If there are any Cleveland fans still patrolling around this website: This is why we hate your superstar. He can't help himself. Contrary to popular opinion, the city of Boston didn't hold a town hall where we all sat in a room brainstorming what random superstar we'd hate next. No, he's made the decision for us. For as elite of a player as Lebron is, and he's absolutely the best player I've seen since Jordan, he somehow consistently allows his douchebaggery to overshadow the incredible things he does on the court.
Dunks can't just be dunks, they need to be followed by a prolonged stare to the crowd and a few chest pounds. Raw emotions can't play themselves out, they need to become performances. Defensive stops can't happen on him, they must be egregious fouls that the referee perhaps intentionally didn't see. And of course, players he deems to be 'lesser' can't play well against him.
What's funny about this particular case is that it's just SO Lebron. Anyone who played close enough attention to this series noticed that Jae Crowder played surprisingly well. The questions about Crowder aren't meant to suggest he out-dualed Lebron nor to suggest that he made Lebron look bad in any way. They're clearly just 'Hey, felt like he played pretty good, right?'
Lebron has nothing to win by not acknowledging the fact that Crowder played better than people thought he would. Particularly after the guy sprained his ACL after being punched in the face. But again, he just can't help but to be a pompous jerk at every turn: No, Crowder didn't play well (though he averaged nearly 11 points, 5 rebounds, 2 assists, a block and a steal per game), he just tried really hard and the refs let him get away with way more than they should.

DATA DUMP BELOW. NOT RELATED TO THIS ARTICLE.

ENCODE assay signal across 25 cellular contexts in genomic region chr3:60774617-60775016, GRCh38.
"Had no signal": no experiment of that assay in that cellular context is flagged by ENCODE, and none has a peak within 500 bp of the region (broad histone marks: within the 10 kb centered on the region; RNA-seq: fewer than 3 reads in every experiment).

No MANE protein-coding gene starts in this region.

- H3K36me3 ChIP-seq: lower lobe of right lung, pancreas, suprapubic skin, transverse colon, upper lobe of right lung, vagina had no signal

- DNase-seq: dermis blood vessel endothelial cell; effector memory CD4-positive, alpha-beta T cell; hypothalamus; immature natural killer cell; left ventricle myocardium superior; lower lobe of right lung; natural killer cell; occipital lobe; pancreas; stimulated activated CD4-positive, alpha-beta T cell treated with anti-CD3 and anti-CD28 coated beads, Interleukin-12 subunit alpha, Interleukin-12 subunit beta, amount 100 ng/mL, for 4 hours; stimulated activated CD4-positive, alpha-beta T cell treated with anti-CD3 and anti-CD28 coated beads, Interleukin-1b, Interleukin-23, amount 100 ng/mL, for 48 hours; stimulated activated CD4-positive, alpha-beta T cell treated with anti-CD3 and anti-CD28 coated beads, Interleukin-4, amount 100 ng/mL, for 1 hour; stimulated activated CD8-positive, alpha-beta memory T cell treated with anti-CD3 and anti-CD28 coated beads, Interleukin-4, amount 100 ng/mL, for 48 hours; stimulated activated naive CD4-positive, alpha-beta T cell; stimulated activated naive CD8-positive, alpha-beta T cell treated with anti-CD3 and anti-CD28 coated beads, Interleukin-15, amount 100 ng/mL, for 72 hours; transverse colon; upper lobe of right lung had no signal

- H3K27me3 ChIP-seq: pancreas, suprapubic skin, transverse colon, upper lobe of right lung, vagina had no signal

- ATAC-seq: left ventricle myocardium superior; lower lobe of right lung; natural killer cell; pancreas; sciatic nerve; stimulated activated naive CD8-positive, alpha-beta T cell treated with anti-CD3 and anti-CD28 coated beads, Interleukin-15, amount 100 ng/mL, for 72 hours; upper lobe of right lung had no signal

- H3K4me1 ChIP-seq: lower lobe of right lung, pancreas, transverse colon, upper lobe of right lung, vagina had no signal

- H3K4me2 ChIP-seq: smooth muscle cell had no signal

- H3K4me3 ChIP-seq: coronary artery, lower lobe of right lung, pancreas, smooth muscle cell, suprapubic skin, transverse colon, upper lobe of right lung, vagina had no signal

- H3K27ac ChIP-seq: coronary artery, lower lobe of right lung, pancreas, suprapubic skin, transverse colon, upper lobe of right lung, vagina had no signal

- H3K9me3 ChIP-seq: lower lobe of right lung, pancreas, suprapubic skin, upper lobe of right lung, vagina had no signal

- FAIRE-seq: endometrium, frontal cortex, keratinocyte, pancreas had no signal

Start Your Morning Off With... It's time to get Lill
Vintage WTHHT: What the Hell Happened To.. Garfield Smith Authored by: TB727
When the Celtics drafted their first round pick of the 1968 draft, they probably didn't know it was going to take him two seasons to join the team. He was known as the "Mystery Man" before his introductory press conference in July of 1970. The fact is, he had been serving in the army. If you followed the Celtics in the 60s and 70s, you definitely remember Garfield Smith.
Garfield attended high school at Campbellsville High School in Campbellsville, KY where he was an All-District, All-Fifth Region and All-State player, before heading to Eastern Kentucky University where he had a standout career. Garfield grew, figuratively and literally.